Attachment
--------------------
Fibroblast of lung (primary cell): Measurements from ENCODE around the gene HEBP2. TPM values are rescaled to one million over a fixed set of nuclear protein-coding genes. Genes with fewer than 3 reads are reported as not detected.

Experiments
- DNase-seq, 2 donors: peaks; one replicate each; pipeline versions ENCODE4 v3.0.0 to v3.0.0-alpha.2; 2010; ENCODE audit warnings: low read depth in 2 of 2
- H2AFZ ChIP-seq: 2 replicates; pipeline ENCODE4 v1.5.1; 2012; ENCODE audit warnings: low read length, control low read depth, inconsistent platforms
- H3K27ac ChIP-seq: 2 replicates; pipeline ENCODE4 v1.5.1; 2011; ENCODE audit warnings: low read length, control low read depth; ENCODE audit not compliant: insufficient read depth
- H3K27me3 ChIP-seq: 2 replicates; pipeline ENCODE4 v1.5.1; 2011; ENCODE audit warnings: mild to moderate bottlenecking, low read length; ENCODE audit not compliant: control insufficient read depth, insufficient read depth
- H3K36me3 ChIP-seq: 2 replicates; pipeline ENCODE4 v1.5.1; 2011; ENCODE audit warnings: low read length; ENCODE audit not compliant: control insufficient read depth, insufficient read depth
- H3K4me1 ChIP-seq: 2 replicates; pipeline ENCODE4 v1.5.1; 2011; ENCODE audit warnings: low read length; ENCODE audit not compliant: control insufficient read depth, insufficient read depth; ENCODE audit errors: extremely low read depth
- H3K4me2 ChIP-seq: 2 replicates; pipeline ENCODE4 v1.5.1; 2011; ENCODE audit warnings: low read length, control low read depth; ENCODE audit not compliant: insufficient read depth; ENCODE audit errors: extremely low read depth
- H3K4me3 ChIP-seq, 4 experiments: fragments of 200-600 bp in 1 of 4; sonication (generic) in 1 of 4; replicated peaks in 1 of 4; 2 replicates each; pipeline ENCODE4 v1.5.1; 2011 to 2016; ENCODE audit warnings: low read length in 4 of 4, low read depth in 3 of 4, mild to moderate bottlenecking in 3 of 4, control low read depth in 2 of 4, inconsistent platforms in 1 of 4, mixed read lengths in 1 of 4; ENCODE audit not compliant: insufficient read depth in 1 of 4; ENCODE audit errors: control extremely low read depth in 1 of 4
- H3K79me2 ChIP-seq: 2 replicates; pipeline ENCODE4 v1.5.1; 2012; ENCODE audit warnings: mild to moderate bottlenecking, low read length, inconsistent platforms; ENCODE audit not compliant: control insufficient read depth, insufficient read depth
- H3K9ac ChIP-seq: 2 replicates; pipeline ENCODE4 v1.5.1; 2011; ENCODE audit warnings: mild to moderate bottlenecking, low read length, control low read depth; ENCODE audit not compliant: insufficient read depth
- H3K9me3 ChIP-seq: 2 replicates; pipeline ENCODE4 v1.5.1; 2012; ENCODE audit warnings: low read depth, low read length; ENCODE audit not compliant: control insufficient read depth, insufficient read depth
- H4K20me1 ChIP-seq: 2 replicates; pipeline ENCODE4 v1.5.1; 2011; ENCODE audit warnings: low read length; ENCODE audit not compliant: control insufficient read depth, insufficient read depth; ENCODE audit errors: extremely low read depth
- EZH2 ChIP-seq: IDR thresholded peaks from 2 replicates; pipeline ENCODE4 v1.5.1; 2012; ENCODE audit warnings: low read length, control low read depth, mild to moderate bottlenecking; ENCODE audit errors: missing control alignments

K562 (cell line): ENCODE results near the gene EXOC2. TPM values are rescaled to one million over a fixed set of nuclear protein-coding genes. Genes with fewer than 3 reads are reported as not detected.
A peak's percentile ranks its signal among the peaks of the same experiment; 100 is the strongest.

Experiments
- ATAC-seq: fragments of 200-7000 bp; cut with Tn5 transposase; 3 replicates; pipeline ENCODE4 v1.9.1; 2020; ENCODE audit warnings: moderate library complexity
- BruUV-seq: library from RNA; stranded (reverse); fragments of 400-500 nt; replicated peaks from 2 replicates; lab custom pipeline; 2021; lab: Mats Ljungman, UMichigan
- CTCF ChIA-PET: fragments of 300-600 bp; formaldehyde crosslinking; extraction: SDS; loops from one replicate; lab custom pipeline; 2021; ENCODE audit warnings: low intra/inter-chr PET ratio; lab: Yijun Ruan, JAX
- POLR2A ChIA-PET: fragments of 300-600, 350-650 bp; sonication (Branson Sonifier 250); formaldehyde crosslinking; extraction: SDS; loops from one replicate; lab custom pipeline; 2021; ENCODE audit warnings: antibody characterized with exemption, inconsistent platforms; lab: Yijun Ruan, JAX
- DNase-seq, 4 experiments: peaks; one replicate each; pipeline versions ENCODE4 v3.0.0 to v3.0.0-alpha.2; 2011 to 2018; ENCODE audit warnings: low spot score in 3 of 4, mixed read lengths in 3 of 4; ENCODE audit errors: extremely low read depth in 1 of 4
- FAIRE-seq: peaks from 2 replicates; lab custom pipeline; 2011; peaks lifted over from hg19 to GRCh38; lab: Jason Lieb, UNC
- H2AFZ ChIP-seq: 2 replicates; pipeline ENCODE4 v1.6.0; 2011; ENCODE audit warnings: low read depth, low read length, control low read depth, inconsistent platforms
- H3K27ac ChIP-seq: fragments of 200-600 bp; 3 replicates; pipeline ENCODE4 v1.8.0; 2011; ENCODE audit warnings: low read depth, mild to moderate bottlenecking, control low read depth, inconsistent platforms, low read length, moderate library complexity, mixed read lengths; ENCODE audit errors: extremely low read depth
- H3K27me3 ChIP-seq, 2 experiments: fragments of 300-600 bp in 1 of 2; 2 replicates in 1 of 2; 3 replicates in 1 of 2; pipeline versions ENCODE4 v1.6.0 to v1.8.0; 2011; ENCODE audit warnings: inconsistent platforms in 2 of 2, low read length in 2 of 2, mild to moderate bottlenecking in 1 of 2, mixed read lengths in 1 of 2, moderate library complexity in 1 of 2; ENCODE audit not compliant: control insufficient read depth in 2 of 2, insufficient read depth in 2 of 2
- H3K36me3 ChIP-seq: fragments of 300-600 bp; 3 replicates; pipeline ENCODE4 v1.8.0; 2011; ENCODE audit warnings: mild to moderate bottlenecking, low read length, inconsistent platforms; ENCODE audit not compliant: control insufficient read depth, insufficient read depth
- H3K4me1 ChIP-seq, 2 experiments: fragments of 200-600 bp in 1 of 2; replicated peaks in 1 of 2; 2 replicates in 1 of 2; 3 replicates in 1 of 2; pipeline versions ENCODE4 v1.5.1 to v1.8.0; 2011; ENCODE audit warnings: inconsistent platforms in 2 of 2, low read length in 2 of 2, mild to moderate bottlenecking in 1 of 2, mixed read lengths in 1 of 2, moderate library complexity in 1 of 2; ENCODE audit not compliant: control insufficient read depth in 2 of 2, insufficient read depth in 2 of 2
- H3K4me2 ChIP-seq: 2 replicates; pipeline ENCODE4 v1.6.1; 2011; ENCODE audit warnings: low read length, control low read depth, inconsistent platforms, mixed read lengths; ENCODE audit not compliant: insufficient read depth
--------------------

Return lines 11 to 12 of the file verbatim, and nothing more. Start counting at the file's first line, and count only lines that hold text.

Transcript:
- H3K79me2 ChIP-seq: 2 replicates; pipeline ENCODE4 v1.5.1; 2012; ENCODE audit warnings: mild to moderate bottlenecking, low read length, inconsistent platforms; ENCODE audit not compliant: control insufficient read depth, insufficient read depth
- H3K9ac ChIP-seq: 2 replicates; pipeline ENCODE4 v1.5.1; 2011; ENCODE audit warnings: mild to moderate bottlenecking, low read length, control low read depth; ENCODE audit not compliant: insufficient read depth